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HM1 Diana Rudolf, preventive medicine technician, has served in the Navy for 15 years. At the end of her active service, she hopes to pursue a career in education.

Photo by Cpl. Medina Ayala-Lo

What I’ve Learned: Diana Rudolf

28 Mar 2017 | Lance Cpl. Dave Flores Marine Corps Air Ground Combat Center Twentynine Palms

> For the first four years of my life I was raised in Colima, Mexico. It’s a tiny little town that actually resembles the towns in those old Western movies, except its tropical. Colima is known for its agriculture so there were a lot of coconuts, mangoes and guavas. I had a great childhood, a lot of climbing trees and roaming around.

> My siblings and I went to Mexico to be taken care of by my grandparents while my parents were working here in the states. My grandparents had 10 children, my dad being the eldest. So we grew up with aunts and uncles around us at all times.

> Climbing trees is the first memory I have. I think of Colima as the fresh air, the openness, the groves and just being care free.

> I came back to the states when I was 7, so I had to learn the language. I think that was a major hurdle, learning English. Everything else I feel like I was a little bit ahead in when it came to academics.

>During my formative years, I developed a love for the arts. I loved making murals or whatever cool project I could get my hands on.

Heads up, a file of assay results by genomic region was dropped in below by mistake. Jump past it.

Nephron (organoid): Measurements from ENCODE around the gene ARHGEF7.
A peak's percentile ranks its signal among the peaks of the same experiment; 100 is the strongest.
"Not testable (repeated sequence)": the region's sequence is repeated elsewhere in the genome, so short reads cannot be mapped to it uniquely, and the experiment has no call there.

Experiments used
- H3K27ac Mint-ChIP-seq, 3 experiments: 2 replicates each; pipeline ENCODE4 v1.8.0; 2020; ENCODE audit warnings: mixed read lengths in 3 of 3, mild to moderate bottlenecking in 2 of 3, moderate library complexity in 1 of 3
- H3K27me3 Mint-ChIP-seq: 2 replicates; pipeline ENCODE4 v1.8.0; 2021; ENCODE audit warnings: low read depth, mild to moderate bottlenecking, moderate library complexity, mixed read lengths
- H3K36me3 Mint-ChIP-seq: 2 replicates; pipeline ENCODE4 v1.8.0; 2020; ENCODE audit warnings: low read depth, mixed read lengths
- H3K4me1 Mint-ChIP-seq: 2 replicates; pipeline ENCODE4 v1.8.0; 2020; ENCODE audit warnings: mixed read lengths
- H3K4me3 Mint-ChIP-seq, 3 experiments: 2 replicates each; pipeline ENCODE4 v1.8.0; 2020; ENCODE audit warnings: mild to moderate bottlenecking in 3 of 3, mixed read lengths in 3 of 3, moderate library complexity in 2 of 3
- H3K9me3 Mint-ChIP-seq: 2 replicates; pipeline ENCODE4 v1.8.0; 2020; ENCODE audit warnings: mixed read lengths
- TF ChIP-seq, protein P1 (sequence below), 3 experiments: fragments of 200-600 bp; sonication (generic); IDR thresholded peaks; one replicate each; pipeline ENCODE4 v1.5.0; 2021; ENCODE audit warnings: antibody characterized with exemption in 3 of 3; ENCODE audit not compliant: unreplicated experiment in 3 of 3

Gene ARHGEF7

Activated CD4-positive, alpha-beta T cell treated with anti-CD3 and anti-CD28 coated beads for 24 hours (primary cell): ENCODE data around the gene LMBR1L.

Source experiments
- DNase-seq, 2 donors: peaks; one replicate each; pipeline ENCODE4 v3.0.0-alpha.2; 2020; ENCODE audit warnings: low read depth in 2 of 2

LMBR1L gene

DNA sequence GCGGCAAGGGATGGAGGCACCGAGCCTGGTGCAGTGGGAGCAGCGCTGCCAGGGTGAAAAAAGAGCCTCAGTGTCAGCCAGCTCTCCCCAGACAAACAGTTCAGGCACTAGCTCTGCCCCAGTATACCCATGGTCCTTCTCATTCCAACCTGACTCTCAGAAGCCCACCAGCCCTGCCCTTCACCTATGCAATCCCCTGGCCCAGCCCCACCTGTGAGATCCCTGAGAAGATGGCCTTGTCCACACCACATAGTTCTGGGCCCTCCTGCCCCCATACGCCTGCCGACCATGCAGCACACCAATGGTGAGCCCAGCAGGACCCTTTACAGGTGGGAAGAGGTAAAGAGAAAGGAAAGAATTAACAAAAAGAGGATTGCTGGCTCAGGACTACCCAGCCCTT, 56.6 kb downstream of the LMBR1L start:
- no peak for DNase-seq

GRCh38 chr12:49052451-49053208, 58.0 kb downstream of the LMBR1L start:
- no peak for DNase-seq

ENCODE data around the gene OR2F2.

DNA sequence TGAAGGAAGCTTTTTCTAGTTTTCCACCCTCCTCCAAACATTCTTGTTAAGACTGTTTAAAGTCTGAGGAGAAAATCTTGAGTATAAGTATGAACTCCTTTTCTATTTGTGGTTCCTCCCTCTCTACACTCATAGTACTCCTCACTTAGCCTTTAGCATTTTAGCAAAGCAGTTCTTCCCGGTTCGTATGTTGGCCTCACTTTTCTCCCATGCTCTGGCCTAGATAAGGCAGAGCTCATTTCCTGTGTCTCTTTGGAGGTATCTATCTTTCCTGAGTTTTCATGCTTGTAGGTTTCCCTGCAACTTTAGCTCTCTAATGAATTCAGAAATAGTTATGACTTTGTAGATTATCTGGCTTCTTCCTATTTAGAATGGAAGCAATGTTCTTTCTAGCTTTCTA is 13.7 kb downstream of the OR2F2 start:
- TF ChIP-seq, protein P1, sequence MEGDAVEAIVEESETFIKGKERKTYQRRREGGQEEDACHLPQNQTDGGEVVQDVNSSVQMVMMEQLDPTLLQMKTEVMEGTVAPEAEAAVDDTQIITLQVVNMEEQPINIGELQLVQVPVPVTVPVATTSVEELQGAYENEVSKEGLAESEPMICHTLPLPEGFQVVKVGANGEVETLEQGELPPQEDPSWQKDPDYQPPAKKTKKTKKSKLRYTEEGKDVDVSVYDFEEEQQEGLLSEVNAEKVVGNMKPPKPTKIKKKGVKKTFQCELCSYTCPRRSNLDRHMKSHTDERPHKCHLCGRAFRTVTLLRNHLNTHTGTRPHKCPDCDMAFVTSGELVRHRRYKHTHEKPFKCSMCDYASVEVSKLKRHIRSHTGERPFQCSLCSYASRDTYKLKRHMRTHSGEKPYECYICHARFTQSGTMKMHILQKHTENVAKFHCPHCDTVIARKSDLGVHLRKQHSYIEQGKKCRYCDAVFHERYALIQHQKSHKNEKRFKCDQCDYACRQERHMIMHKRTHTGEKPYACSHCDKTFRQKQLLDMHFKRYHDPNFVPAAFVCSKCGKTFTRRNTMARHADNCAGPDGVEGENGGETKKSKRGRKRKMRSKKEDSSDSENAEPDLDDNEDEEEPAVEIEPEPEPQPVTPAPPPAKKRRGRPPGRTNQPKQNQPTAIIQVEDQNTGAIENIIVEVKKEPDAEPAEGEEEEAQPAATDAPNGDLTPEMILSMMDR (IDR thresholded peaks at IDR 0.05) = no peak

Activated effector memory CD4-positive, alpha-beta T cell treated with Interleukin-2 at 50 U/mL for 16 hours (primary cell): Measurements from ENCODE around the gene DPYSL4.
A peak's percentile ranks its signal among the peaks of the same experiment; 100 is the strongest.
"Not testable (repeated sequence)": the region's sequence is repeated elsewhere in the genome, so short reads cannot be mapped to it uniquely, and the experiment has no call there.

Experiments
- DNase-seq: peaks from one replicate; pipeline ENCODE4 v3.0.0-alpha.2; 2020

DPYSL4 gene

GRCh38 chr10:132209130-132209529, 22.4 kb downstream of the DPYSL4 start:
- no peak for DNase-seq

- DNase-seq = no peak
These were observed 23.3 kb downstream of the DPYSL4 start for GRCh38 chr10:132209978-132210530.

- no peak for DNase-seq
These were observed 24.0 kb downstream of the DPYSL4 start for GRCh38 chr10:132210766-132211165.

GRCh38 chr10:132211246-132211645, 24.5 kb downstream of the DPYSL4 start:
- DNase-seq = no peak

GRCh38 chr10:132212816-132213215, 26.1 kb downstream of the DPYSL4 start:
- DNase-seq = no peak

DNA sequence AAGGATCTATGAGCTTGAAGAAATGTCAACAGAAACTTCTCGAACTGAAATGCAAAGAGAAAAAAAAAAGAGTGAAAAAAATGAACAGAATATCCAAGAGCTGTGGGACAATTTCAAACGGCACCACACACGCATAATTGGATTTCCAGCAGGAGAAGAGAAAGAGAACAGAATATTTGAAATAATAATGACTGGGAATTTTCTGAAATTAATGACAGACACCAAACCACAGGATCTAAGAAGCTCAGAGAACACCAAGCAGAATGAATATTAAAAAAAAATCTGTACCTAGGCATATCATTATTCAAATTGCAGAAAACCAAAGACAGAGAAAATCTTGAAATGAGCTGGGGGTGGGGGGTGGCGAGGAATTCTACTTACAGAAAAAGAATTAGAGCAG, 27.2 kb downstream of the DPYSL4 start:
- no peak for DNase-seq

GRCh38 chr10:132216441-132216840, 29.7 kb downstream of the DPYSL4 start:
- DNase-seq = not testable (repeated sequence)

> We had a great music program at school and that’s how I was introduced to playing the violin. I started playing the violin in third grade and I carried on until high school.

> I took the ASVAB when I was in high school. At the time, the test was presented to us as an aptitude test for a future job, not military related. I took the test and the Marine Corps called me and I thought “Oh no!” It was completely overwhelming. But the Navy recruiter got his foot in the door because he came to visit and I was able to have a face to face with him.

> The hook was him asking me about how I was going to pay for college. He showed me what the military had to offer and it was great, I thought to myself “I’ll be able to go to school.”

> My recruiter told me about the job option of Hospital Corpsman and I didn’t consider it as an option because I don’t like blood or bodily fluids. He assured me I could work in the medical office filing records and doing the administrative stuff. I thought that was great and that’s how I ended up a corpsman.

> I absolutely love being a corpsman. My life is a series of happy accidents. One thing about the military is that you have a community of mentors who want to see you succeed. I got over the blood and bodily fluids by the time we had clinicals. Over a period of two weeks they would stick us anywhere in the [Veterans Affairs] hospital working with real patients under the nurse’s supervision.

> That’s where I got my first sense of pride that what I was doing mattered. I was assigned to an elderly ward and they had a lot of stories and wisdom to share. Us being there made a difference in their lives. That’s when I thought I’m in the right place.